"If I could release a name ..." the autistic teen said Wednesday as he stood next to Johnson in the gym where he made six three-pointers in his first and only appearance for Greece Athena High School's varsity team.
Catching his mother's eye, McElwain hesitated. Then, in a firm voice that drew a burst of laughter, he said, "I don't care who plays who — as long as it's a great movie."
Asked how difficult McElwain's feat was, Johnson said, "Oh man, I know I couldn't have done it."
"Yeah, you could have! Yeah, you could have!" an incredulous McElwain, who's come to be known as "J-Mac," interjected.
"No, no," Johnson insisted, laughing. "I'm not a shooter. I could run the show and get it to guys like you 'cause you can shoot it. That was my job."
Johnson, who has become a business entrepreneur, political activist and part-owner of the Los Angeles Lakers since retiring from basketball more than a decade ago, stopped off in the Rochester suburb of Greece, N.Y. to make it official — he's bringing McElwain's "amazing story" to the big screen.
"I think it would give young people a lot of hope," Johnson told reporters. "And not just young people living with autism, but all young people. It would help them to reach their goals and dreams. and tell them never to give up. And also, be ready for your shot when called upon."
In February, the 17-year-old basketball manager known to all as "J-Mac" suited up for Greece Athena's final home game of the season. Put in with 4 minutes to go after his team opened a large lead, he.
His jaw-dropping feat, captured on a student video, drew international attention and a flood of calls from Hollywood. Sony Corp.'s Columbia Pictures recently acquired the life rights to McElwain and his parents, Debbie and David.
They are confident that movie producer Laura Ziskin will do a good job.
"My main worry throughout Jason's life has been getting a financial backup for him," Debbie McElwain said in an interview. "Because he's not going to have a great job, nor is he going to have a college education, nor probably a high school diploma, it'll give him some financial backup and that's all I care about."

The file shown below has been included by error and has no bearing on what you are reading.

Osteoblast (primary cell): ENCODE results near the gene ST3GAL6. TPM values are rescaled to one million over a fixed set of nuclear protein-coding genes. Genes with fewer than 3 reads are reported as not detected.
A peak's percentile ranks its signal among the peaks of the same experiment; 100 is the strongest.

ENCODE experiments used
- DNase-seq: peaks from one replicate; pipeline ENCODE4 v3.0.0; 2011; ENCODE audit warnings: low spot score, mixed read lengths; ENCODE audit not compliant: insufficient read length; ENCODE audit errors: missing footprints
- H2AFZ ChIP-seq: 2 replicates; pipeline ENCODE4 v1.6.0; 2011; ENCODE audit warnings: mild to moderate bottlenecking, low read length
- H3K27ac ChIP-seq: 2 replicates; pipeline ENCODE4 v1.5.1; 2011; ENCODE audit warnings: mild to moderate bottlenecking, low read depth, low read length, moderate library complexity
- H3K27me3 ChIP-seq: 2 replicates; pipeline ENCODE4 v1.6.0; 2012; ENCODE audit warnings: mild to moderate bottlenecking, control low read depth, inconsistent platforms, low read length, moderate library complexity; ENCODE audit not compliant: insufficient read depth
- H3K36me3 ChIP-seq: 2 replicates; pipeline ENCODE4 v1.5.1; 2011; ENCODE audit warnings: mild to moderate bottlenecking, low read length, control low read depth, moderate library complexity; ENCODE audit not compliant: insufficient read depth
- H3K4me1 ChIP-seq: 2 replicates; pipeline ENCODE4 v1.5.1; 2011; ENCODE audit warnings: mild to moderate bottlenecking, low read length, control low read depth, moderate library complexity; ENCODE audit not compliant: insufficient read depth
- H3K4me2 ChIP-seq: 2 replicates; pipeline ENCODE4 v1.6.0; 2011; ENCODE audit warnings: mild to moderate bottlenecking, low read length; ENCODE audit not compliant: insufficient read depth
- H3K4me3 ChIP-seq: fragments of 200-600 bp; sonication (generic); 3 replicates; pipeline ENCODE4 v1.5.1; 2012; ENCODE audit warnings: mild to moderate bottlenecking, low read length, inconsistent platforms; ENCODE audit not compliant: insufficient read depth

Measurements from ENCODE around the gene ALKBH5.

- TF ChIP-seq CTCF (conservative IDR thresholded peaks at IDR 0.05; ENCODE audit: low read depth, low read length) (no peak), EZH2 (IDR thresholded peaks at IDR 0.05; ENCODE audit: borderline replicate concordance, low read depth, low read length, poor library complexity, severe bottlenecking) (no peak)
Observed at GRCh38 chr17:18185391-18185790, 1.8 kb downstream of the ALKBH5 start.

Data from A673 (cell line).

Before the movie deal came along, she said, one big concern was "what if his parents are dead, how is he going to make it on his own? It's taken some burden off us.
"He's only academically at a fourth-grade level — people have got to realize this. That's why I keep my eye on him, that's why he looks to his parents or his brother or whoever's around that he knows."
In the movie, McElwain will "definitely" have a cameo role, Johnson said.
"Everybody will go crazy when they see him on screen. I think that's a big part of it," he said.
Johnson said he got emotional when he watched highlights of McElwain's performance.
"It's like he was born to do it. And then to go back to his normal role in the next playoff game was also amazing. How many people would say, 'I just hit 20 points! What's up, I want some time! Man, I outscored everybody!"' Johnson said.
"He just went back, put the black tie on, the white shirt and the black pants. I'm right back cheering. That says a lot about who he is. It also says a lot about his parents, the coach, the players. But, again, God blesses us with special people who can be a beacon of light for others."
McElwain's father, David McElwain, told CBS affiliate WROC-TV in Rochester, N.Y., ""He amazes me, how he handles all this. He handles the questions well. He's not nervous at all. He seems to, I don't know, every day, he amazes me."